I had long since finished the course (on basic levels) before I heard that we'd learnt a regional slang form, that the proper form of the active sentences, does wrap the verbs like "ei weld o", with regional slang dropping either section to make either the familiar "weld o" or "ei weld"
Some others who have taken this course swore it was taught somewhere but Richard confirmed it isn't.... but somehow 3 sentences using that construction appear to keep us on our toes.
Haha. A trap? Indeed ;D
No, I was just curious as to what you meant. I hadn't realised Duolingo doesn't really teach the ei weld o structure. I was surprised actually because I know the Welsh Duolingo course is based on what's taught to adults in Wales and the ei weld o structure is what appears in that.
Just for clarification, and a help hopefully, this isn't what's called a passive structure. That would be things like Mae Siôn yn cael ei weld gan y meddyg "Siôn is seen by the doctor" (as opposed to active Mae'r meddyg yn gweld Siôn "The doctor sees Siôn"). You can see though that this does contain ei weld, so the passive structure is related to what we have here.
It's more that in ei weld o the ei ... o bit indicates an object. This is in contrast to phrases such as ei waith o where ei ... o indicates possession.
I think one of the reasons the full form ei weld o is taught to adults is that they can then learn to distinguish between more informal (g)weld o and formal ei weld - note that last one, i.e. the loss of the final pronoun makes it more formal, not less.
Anyway, thanks for enlightening me on the Duolingo situtation. It's something for me to remember if I comment elsewhere.
@DesertGlass I see what you mean. Its harder to shoehorn the English possessive into these new active sentences, isn't it? I think that's why adult learning courses do a lot of practise with verbnouns to drum into them that e.g. ei weld e = "see him", ei thalu hi = "pay her", eu harestio nhw = "arrest them" etc. Wouldn't it be good it Duolingo did like a next level course where you could practise this and lots of other more advanced Welsh grammar?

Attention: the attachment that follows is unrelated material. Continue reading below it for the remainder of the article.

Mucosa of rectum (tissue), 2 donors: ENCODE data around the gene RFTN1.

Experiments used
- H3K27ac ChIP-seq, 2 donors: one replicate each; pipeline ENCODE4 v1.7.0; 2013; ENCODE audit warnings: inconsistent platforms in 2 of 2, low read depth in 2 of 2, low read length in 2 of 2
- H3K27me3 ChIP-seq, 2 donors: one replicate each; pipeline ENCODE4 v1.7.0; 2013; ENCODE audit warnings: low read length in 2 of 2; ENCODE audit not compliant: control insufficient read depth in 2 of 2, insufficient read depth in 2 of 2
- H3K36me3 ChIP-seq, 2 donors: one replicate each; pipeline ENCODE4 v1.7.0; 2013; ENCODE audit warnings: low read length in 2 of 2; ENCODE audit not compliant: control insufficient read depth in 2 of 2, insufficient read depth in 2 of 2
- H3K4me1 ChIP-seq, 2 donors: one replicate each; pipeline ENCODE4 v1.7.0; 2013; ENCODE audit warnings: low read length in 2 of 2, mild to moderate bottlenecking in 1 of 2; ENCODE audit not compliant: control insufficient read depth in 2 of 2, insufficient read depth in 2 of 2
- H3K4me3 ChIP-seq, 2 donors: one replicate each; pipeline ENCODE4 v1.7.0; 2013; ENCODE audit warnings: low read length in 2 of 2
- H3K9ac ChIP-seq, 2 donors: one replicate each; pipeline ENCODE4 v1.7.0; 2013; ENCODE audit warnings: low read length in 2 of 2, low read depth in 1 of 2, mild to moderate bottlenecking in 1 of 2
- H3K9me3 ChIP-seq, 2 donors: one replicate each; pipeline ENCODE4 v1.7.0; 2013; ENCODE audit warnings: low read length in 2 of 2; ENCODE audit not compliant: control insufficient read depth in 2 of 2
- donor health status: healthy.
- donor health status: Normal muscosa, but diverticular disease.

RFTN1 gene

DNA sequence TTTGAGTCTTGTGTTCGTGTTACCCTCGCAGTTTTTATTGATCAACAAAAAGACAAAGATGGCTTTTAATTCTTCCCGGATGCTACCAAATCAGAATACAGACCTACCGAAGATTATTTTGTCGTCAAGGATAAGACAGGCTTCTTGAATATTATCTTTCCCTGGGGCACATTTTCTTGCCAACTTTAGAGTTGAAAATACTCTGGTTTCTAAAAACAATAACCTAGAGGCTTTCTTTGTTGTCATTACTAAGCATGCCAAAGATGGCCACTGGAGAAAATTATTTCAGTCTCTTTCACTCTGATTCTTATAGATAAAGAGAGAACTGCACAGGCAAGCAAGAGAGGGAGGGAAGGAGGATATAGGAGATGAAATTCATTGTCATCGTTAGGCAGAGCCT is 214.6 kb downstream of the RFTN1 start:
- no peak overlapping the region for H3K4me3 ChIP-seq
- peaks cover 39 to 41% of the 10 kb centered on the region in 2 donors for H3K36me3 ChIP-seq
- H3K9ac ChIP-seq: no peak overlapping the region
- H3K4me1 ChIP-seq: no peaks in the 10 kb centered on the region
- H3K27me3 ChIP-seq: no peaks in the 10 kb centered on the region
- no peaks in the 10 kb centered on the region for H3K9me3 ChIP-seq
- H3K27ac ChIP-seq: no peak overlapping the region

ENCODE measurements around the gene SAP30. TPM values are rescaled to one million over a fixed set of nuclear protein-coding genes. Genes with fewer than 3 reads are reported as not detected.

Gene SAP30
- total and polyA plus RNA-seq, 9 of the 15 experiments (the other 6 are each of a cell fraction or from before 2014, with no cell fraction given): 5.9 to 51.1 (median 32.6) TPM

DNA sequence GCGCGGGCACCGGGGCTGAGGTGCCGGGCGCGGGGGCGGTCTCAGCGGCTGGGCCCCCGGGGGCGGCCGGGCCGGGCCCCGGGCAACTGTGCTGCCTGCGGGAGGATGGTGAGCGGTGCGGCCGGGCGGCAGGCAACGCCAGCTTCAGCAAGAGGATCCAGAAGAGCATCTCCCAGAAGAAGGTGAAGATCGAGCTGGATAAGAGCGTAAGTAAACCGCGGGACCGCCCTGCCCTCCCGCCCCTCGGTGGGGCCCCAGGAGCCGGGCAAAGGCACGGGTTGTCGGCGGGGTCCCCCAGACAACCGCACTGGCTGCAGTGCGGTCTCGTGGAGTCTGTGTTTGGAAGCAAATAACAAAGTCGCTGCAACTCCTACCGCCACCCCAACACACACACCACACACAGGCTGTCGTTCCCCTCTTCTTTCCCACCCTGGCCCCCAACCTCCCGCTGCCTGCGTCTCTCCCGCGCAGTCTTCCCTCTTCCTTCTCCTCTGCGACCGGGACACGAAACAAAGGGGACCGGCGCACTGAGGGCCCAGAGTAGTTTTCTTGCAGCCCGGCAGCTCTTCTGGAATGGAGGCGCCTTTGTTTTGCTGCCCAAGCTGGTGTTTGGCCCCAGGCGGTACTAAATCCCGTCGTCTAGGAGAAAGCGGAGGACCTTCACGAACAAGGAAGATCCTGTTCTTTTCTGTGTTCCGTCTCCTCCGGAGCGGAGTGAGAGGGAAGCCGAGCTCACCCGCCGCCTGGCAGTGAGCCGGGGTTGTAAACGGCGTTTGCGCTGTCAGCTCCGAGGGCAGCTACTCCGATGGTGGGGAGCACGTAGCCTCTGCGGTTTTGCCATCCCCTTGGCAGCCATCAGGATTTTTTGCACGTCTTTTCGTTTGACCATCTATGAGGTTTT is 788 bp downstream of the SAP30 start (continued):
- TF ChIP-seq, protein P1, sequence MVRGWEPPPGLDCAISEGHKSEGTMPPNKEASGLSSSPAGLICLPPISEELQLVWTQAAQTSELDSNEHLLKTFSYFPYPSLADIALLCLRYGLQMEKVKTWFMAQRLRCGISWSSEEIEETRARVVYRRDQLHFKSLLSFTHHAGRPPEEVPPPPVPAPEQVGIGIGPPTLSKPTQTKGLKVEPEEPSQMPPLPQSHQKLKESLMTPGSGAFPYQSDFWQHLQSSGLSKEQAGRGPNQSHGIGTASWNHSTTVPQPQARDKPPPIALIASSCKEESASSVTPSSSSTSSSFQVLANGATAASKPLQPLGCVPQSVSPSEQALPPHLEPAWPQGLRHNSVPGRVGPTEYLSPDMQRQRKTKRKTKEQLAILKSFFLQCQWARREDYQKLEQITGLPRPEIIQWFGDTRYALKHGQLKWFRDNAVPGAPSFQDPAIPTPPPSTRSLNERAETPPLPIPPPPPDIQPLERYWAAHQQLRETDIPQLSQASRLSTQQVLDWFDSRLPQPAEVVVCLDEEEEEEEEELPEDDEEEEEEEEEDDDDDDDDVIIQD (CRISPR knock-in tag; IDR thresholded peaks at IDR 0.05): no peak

TBH, I was pretty shocked to discover that I'd finished the course and but that I'd been tricked into thinking active sentences were simpler than they are.
Also Duolingo teaches understanding the passive construction using the possessive (TheNews skill)
eg "The car had its stealing" "The man had his arresting" How's this work with the active "ei weld o" ?
@DesertGlass Yes, the Welsh course covers a lot of stuff but could be a lot more comprehensive, like the Norwegian one. (Although I guess we should be grateful it isn't as bad as the Hawaiian tree, with only 17 units at present for a language very different to English!)
Just so I understand your question, are you asking for a fuller explanation of the passive than given here: www.duolingo.com/skill/cy/TheNews/tips-and-notes?
No, not at all. I'm saying that the notes on the passive section imply that it's kinda a form of the possessive, that you can just translate passive things literally reading the "ei ... o" as a possessive of the verb.
I'm wondering if that's true of this weird new active construction as well
Yep. "We must be seen tomorrow" would be Rhaid i ni gael ein gweld yfory, i.e. "We must have our seeing" literally.
Please could someone break this down word by word for me so I can understand the structure? :)